Isn't it time for Maryland House Speaker R. Clayton Mitchell, D-Kent, and Sen. Laurence Levitan, D-Montgomery, to turn fists into handshakes and avoid the kind of showdown that can only lead to budget deadlock? Precious little time remains to shape a state tax and spending plan. The two men ought to be quietly negotiating -- not issuing ultimatums.
If the two leaders were to stop posturing and start searching for common ground, Maryland's continuing budget crisis might end in a hurry. There is ample room for accommodating both sides in the proposals being bandied about, including the latest, slimmed-down tax offering now on the floor of the state Senate.
We continue to favor steps to broaden the state's 5 percent sales tax to encompass more middle-class services; to end loopholes in the sales tax coverage; to make the income tax more progressive, and to impose far higher "sin taxes" on cigarettes, liquor, wine and beer. A nickel increase in the gasoline tax also is essential to spur the state economy through more road-building in heavily congested regions.
All of these objectives are within reach of the House and Senate negotiators. They are not that far apart. Flexibility must prevail. If the Senate insists that a new 6 percent bracket for incomes over $100,000 be made temporary, why quibble? The same with the corporate tax hike proposed by the House. We'll know in a year or two if the state can truly afford to forgo these added revenues.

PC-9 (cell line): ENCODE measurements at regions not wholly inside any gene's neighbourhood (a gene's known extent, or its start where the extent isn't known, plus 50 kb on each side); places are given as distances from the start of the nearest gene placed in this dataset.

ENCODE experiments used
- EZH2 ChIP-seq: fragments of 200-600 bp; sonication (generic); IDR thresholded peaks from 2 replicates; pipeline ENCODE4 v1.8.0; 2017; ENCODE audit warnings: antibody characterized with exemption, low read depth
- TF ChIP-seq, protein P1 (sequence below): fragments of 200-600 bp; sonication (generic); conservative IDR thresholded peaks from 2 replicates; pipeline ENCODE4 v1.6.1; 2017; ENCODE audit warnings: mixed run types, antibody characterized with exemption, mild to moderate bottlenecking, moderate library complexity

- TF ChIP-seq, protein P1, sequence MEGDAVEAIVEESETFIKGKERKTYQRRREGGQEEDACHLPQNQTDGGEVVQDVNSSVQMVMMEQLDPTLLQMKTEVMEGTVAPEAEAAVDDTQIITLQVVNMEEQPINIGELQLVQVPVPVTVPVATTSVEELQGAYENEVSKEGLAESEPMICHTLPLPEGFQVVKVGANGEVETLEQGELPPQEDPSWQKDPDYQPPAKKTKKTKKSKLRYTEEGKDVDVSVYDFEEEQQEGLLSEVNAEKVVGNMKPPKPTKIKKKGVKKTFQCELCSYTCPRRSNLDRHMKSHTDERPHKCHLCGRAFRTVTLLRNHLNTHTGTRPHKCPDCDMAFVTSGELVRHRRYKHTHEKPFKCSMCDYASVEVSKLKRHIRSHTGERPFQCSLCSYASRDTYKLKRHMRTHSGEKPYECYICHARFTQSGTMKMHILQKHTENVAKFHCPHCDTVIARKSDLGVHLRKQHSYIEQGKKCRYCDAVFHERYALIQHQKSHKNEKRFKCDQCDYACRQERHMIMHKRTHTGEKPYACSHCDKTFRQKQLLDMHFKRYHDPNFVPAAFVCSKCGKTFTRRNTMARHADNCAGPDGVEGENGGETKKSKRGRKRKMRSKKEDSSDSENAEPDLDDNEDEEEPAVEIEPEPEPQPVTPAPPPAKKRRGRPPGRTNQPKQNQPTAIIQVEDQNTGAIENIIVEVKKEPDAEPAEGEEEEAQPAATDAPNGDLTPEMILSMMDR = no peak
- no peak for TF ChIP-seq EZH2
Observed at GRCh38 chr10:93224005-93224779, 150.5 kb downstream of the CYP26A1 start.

Nor should legislative negotiators get bogged down in specific sales tax exemptions: the broader the sales-tax coverage, the fairer it will be for all Marylanders. Surely, the lawmakers can see the equity in such an approach.
Conferees also have to agree on an aid package for the city and counties. If the counties are to gain the right to hike their piggyback income tax by 20 percent, a disparity grant must be approved for poor subdivisions that gain little from the higher tax. And this equity grant should be large enough to prevent a wider chasm from developing between the state's haves and have-nots.
There is no reason Messrs. Mitchell and Levitan cannot hammer out a sensible tax plan that has enough support in both chambers to assure passage. But time is running out. We urge these two men, who have displayed far more statesmanship and courage than other so-called leaders in the Assembly, to strike a budget deal today. They could be flirting with disaster if they let this deadlock persist into the weekend.